The citation reads: The Eastern Chapter of the Society of Ontario Nut Growers is proud to present this certificate to Vera Hrebacka for presciently innovating the ECSONG Phone Tree, the Kids Program & also the Friends of the Nut Groves.

Our Shagbarks
Hank Jones

Jim Ronson and Ted Mosquin are now satisfied that there are no more than 1000 Shagbarks at the ECSONG Lanark site. This they determined by walking adjacent ridges where they found no more trees. Is this the coldest known site for self-regenerating Shagbarks? It's important to know this.

Shagbarks are considered good candidates for commercial nut production, second only to the pecans amongst hickories. There are commercial cultivars and varieties known to grow well farther south, for example Wilcox, Porter, Harold and Grainger in the central eastern US, according to Sternberg and Wilson in 'Landscaping with Native Trees'. Could shagbark work for the Eastern Ontario region as well?

The species shows a wide variety in nut size, shape, colour, crackability and sweetness across its natural range, according to the USDA Forest Service. Might a superior tree be found at Lanark, that might launch a local industry?

Top grafted scions on older rootstock can begin bearing in only 3 or 4 years. Could Lanark scions be top grafted onto bitternut hickory rootstock here? Bitternut is common in these parts, and Andrew Thomas of the University of Missouri says such grafting often works there. You could top graft cuttings from many different shagbarks onto on a single rootstock, and so run many experiments in quite a small space. You could make such a tree a 'living museum' - might be a good idea for Oak Valley, where there already are several larger bitternuts growing naturally in the vicinity.

Nut kernels are not the only possible product. The sap makes an excellent syrup. The nuts can be boiled for oil, or crushed and fermented. The green wood of prunings is the source of everyone's favourite 'hickory smoked flavour'. Bourbon is aged in charred hickory barrels - something to sip while you watch your own shagbarks grow! Roger Yepsen in 'Trees for the Yard, Orchard and Woodlot' reports an interesting wine can be made from the leaves with honey, raisins and water.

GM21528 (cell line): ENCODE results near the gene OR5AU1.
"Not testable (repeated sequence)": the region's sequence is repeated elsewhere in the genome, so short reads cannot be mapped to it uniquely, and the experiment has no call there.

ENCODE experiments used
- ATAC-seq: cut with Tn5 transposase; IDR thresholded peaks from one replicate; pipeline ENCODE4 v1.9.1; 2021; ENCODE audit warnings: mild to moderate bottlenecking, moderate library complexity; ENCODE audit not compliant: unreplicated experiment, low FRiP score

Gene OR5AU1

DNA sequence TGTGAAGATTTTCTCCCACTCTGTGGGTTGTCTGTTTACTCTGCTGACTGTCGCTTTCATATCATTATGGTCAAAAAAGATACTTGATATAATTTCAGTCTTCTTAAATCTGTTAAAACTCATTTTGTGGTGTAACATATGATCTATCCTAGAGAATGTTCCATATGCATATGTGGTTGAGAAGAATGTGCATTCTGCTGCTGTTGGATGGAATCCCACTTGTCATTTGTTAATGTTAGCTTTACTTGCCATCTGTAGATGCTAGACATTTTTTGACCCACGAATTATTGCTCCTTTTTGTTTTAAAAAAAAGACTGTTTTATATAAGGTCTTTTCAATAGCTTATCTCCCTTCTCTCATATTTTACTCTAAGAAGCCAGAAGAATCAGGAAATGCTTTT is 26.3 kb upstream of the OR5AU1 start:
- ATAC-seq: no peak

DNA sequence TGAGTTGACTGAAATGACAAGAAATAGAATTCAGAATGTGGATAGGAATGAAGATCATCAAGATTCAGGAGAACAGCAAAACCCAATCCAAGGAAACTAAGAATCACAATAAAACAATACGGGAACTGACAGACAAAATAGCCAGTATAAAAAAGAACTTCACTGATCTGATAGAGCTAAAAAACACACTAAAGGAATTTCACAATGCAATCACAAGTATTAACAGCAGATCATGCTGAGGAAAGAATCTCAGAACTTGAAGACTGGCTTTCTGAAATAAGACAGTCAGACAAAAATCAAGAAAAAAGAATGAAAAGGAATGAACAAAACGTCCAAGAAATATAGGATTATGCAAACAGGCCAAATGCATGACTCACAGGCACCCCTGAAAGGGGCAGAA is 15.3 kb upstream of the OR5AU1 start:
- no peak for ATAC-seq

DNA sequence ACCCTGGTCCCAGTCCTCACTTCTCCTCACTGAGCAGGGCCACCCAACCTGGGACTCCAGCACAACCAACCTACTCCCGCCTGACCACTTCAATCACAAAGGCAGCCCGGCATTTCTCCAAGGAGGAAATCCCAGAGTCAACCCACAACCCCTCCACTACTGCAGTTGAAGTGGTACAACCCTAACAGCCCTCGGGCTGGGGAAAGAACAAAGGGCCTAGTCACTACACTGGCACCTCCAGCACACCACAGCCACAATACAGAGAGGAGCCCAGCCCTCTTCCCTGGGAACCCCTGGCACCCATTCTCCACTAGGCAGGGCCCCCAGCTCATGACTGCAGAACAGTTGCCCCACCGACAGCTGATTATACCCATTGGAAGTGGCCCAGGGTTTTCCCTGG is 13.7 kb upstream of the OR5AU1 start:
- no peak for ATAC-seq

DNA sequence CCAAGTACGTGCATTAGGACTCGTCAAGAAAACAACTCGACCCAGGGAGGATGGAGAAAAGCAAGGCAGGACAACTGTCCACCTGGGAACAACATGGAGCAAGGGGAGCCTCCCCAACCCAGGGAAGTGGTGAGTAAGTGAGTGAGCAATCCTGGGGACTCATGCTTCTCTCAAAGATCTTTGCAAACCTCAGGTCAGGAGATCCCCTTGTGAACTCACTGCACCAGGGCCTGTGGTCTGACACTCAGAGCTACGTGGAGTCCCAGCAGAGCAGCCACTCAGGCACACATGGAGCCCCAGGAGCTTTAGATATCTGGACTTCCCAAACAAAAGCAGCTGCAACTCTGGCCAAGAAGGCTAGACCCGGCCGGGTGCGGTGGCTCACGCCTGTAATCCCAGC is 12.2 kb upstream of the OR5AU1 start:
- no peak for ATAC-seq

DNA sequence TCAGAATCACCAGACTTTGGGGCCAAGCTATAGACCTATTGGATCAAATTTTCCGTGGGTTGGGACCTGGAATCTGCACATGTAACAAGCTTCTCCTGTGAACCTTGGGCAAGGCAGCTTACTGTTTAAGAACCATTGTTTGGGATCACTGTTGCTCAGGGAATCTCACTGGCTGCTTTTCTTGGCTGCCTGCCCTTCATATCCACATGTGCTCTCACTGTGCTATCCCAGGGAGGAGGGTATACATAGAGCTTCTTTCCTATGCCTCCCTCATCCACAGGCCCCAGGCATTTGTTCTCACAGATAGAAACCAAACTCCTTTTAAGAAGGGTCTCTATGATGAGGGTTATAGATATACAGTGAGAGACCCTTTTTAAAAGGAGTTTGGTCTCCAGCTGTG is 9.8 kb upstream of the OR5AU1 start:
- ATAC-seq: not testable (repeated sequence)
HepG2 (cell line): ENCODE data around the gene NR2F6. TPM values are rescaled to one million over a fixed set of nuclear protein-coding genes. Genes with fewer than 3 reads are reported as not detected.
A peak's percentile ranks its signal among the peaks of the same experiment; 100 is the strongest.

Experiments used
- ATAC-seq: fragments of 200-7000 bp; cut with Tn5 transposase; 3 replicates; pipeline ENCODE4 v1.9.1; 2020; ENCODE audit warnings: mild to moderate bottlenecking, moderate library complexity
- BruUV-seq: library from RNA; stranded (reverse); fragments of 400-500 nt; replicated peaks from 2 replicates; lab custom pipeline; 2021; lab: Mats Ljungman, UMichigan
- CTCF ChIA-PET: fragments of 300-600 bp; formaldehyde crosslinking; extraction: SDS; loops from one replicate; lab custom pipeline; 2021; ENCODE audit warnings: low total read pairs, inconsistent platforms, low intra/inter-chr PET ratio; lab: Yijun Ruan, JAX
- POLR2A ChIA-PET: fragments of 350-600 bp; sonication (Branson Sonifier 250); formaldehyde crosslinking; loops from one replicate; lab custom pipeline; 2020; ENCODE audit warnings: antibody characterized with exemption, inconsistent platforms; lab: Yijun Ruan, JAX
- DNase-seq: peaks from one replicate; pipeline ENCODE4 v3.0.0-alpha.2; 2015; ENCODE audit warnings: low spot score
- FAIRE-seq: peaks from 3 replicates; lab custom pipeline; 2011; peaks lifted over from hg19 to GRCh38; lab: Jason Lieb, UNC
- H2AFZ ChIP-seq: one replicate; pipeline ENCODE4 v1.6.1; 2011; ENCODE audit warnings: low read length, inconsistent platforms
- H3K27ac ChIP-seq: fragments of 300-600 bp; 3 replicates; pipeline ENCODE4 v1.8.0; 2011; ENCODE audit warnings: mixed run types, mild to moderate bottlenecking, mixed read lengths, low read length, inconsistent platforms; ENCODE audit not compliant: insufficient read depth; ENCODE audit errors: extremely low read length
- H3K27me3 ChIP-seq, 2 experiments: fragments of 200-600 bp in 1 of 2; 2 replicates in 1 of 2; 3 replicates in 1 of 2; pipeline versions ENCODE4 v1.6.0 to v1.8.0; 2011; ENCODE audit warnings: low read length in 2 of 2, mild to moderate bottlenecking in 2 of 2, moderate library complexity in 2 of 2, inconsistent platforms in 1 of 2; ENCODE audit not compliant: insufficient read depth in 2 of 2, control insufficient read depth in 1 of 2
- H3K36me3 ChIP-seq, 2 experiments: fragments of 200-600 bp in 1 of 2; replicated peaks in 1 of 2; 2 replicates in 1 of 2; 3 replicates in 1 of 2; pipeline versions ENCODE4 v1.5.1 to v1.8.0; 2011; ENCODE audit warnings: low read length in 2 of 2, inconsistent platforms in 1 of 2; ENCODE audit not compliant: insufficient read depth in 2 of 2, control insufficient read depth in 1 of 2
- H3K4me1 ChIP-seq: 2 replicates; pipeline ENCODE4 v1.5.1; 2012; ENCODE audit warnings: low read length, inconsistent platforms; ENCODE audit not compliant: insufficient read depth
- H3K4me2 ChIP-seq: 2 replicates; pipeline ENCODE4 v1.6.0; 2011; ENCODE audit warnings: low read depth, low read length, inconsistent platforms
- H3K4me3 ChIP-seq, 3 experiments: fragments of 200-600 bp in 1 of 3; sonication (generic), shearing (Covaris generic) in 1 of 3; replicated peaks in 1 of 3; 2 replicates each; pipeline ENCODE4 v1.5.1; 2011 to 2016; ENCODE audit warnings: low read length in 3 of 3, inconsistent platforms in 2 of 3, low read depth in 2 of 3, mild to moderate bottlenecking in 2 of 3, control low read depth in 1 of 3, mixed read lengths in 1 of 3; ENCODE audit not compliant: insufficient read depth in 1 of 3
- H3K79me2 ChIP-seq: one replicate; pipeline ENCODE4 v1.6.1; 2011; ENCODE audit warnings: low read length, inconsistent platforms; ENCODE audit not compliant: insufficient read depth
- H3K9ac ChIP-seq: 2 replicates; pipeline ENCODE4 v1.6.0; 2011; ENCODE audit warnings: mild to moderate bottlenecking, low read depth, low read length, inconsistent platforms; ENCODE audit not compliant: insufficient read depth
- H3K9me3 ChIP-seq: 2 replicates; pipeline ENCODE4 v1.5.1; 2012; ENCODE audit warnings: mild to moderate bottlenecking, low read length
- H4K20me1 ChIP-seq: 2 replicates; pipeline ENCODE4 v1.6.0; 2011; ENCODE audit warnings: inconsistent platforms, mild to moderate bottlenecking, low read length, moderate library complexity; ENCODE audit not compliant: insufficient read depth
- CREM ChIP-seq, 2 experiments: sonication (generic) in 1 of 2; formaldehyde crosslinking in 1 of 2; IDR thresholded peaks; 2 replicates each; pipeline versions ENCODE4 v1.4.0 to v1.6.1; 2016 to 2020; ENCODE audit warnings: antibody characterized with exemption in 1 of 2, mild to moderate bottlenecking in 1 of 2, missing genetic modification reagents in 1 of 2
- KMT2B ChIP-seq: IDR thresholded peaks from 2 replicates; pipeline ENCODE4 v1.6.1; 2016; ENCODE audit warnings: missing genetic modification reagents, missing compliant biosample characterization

By the way, on one of the ECSONG Bus Tours that travelled by the St. Lawrence River, Ted Cormier found a tree with exceptionally large nuts, that he thought might be a natural hybrid of a shagbark and a bitternut. Who wants to go find this tree this year sometime?

Shagbark nuts are also part of the diet of many local critters, such as red and grey squirrels, chipmunk, raccoon and white-tailed deer.

Local Butternut and Black Walnut Tastings
Hank Jones

Black walnut trees abound in the City of Ottawa. Butternut was once common, but is becoming rarer as it is being killed off throughout its natural range by a canker disease. Shockingly, just a handful of people in the city ever make use of these superior nuts. Believe it or not, almost the entire crop is raked up every fall and sent off to the Land Fill by grumpy home owners!

I recently arranged several culinary events to change this sad state of affairs. Two events focussed on the black walnut and one on the butternut. The black walnuts and the butternuts used were from trees growing in the new city of Ottawa. The kernels were kept frozen to ensure freshness until used.

On Thursday, March 27, 2003, a formal dinner was hosted at the Ottawa home of a prominent Ambassador. The dinner was prepared by chefs Chris Hudson and Susan Jessup, of Jessup & Associates. The appetizer was Chris's own black walnut diamond crackers creation. Finely chopped black walnut was mixed into the cracker dough. The crackers were served topped with rosette pipings of soft goat cheese with a little lemon juice and lemon zest. The fifteen guests 'wolfed down' the crackers, according to Chris. They were surprised to learn about the black walnut, and that the nuts were locally grown. Chris declared the crackers a nutty success!